FOR THREE YEARS, I have used a multitouch routine on the touchscreens of SonyEricsson mobile phones. Although that's a reliable way for someone to maneuver on a menu with small fingers, most people need the tactile response of a keypad to blaze through return messages. I'm extremely interesting in how Apple's EUR 695 (the estimated price in Europe after it gets a 3G antenna, if you can get it as a SIM-free model) iPhone takes the concept to a different level. With 2006's technolust tsunami lapping at his back, Steve Jobs wants to "do a leapfrog product that's way smarter than these phones and much easier to use. So we're going to reinvent the phone." There is some reality distortion at work here. His iPhone does not use a keyboard, nor does it use a stylus, have a removeable memory slot or work over 3G, as do the SonyEricsson products. This means the phone has to appeal to fewer than 10% of the mobile phone market because most people need time-tested functionality in their mainstream communications devices. That doesn't phase Apple. "We're going to use the best pointing device in our world," Jobs says, pointing to his fingers. Kottke favours a device without keys too but I wonder if that's actually a death knell for a mobile communications device.
How can Apple's Multitouch be more accurate than touchscreens on current multimedia phones? This I have to touch. I've never tried texting pressing real buttons. I've never depended on an easily-scratched screen. But I've never had such a sweet collection of services on one device.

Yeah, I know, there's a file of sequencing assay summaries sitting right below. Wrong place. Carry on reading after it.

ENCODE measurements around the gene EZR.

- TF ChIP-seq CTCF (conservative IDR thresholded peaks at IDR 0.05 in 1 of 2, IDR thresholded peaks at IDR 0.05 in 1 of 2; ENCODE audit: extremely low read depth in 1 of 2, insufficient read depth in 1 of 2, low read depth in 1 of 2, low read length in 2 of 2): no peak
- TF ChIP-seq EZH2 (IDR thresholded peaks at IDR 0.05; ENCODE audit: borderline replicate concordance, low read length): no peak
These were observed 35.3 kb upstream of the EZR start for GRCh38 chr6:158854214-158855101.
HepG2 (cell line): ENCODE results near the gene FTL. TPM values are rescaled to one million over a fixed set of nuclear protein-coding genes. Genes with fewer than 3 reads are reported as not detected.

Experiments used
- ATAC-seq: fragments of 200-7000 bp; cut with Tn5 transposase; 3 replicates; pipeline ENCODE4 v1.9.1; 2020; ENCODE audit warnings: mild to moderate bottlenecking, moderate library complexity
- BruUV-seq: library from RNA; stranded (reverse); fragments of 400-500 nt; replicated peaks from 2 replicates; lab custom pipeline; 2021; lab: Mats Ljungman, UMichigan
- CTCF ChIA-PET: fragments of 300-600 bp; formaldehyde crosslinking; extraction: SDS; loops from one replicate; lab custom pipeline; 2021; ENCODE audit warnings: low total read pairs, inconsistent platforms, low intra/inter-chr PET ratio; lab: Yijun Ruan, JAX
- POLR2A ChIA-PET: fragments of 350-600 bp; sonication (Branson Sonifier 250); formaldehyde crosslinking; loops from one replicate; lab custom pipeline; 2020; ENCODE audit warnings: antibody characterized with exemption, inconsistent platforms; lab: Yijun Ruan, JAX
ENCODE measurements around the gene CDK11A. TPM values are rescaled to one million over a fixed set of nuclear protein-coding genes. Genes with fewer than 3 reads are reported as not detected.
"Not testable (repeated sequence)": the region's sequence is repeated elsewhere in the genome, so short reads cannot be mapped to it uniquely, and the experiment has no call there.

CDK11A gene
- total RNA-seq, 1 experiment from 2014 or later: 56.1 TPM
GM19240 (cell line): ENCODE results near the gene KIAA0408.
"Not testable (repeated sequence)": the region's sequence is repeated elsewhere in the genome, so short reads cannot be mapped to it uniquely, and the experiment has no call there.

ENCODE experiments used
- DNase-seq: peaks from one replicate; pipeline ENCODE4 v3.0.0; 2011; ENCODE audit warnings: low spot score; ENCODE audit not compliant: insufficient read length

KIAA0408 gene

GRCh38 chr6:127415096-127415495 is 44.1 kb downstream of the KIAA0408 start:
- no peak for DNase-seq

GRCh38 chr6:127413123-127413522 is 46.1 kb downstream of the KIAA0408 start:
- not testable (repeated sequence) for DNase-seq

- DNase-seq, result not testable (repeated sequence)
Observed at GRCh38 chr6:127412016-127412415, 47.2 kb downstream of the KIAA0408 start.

Yahoo! Mail (my mail) comes bundled with the iPhone and it comes with full synchronization AND the address book integrated to the phone itself. Unfortunately, the push mail services look to be limited to stateside carriers.
The phone also comes with Yahoo! oneSearch, an entirely new search service designed around Y! Answers.
I'm a little skeptical, because I don't hear the voice of Russell Beattie in the wings. This would be a perfect time for Russell's Notebook to resurface.
As a widescreen iPod, the iPhone's touch controls lets users tap onto music selections by easily scrolling through entire lists of songs, artists, albums and playlists with just a flick of a finger. Album artwork is presented on iPhone’s large and vibrant display.
Podcasters that present material without cover art will look naked on iPhone because it uses Cover Flow, Apple’s way to browse your music library by album cover artwork.
If you want to watch TV shows, iTunes videos or movies on the iPhone, you can use touch controls for play-pause, chapter forward-backward and volume.
The iPhone will sync content from a user’s iTunes library on their PC or Mac. I think it's only a matter of time before after-market software lets you drag and drop content from a Vista machine onto an iPhone.